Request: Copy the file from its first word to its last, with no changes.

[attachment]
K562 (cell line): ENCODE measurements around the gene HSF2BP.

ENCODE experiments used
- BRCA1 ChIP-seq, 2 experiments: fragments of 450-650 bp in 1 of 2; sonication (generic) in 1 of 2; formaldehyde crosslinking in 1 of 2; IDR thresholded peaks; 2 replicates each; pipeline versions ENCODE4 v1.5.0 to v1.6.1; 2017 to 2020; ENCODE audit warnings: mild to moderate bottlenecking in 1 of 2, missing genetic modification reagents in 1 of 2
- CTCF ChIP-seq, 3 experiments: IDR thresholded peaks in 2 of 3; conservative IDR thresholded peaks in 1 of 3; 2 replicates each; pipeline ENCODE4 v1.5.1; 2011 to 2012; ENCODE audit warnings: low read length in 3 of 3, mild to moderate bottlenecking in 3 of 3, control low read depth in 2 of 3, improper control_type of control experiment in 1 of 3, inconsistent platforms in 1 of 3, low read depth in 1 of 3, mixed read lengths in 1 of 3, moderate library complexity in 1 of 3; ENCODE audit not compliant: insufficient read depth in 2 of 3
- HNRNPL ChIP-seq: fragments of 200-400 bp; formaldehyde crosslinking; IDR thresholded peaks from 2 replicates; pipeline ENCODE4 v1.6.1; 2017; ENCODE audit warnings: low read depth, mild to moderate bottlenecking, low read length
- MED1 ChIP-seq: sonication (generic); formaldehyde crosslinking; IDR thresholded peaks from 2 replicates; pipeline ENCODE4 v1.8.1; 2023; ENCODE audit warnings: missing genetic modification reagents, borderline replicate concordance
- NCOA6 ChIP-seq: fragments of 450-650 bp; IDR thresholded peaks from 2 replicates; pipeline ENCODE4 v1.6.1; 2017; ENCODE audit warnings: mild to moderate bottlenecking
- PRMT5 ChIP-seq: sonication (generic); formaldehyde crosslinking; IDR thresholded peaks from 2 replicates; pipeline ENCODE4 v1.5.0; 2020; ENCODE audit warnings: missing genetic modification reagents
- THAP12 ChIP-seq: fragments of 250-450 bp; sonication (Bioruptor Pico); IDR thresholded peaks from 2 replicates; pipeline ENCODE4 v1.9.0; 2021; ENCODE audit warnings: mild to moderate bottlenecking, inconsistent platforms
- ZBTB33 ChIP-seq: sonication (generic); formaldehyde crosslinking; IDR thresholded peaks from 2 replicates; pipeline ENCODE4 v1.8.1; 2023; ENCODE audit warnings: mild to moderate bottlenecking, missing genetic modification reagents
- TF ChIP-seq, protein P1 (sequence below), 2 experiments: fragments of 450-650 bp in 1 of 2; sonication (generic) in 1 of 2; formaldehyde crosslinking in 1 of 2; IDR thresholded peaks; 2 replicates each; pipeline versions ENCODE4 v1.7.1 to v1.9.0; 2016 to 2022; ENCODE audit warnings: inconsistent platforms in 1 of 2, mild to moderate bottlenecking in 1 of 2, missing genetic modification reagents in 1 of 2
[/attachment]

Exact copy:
K562 (cell line): ENCODE measurements around the gene HSF2BP.

ENCODE experiments used
- BRCA1 ChIP-seq, 2 experiments: fragments of 450-650 bp in 1 of 2; sonication (generic) in 1 of 2; formaldehyde crosslinking in 1 of 2; IDR thresholded peaks; 2 replicates each; pipeline versions ENCODE4 v1.5.0 to v1.6.1; 2017 to 2020; ENCODE audit warnings: mild to moderate bottlenecking in 1 of 2, missing genetic modification reagents in 1 of 2
- CTCF ChIP-seq, 3 experiments: IDR thresholded peaks in 2 of 3; conservative IDR thresholded peaks in 1 of 3; 2 replicates each; pipeline ENCODE4 v1.5.1; 2011 to 2012; ENCODE audit warnings: low read length in 3 of 3, mild to moderate bottlenecking in 3 of 3, control low read depth in 2 of 3, improper control_type of control experiment in 1 of 3, inconsistent platforms in 1 of 3, low read depth in 1 of 3, mixed read lengths in 1 of 3, moderate library complexity in 1 of 3; ENCODE audit not compliant: insufficient read depth in 2 of 3
- HNRNPL ChIP-seq: fragments of 200-400 bp; formaldehyde crosslinking; IDR thresholded peaks from 2 replicates; pipeline ENCODE4 v1.6.1; 2017; ENCODE audit warnings: low read depth, mild to moderate bottlenecking, low read length
- MED1 ChIP-seq: sonication (generic); formaldehyde crosslinking; IDR thresholded peaks from 2 replicates; pipeline ENCODE4 v1.8.1; 2023; ENCODE audit warnings: missing genetic modification reagents, borderline replicate concordance
- NCOA6 ChIP-seq: fragments of 450-650 bp; IDR thresholded peaks from 2 replicates; pipeline ENCODE4 v1.6.1; 2017; ENCODE audit warnings: mild to moderate bottlenecking
- PRMT5 ChIP-seq: sonication (generic); formaldehyde crosslinking; IDR thresholded peaks from 2 replicates; pipeline ENCODE4 v1.5.0; 2020; ENCODE audit warnings: missing genetic modification reagents
- THAP12 ChIP-seq: fragments of 250-450 bp; sonication (Bioruptor Pico); IDR thresholded peaks from 2 replicates; pipeline ENCODE4 v1.9.0; 2021; ENCODE audit warnings: mild to moderate bottlenecking, inconsistent platforms
- ZBTB33 ChIP-seq: sonication (generic); formaldehyde crosslinking; IDR thresholded peaks from 2 replicates; pipeline ENCODE4 v1.8.1; 2023; ENCODE audit warnings: mild to moderate bottlenecking, missing genetic modification reagents
- TF ChIP-seq, protein P1 (sequence below), 2 experiments: fragments of 450-650 bp in 1 of 2; sonication (generic) in 1 of 2; formaldehyde crosslinking in 1 of 2; IDR thresholded peaks; 2 replicates each; pipeline versions ENCODE4 v1.7.1 to v1.9.0; 2016 to 2022; ENCODE audit warnings: inconsistent platforms in 1 of 2, mild to moderate bottlenecking in 1 of 2, missing genetic modification reagents in 1 of 2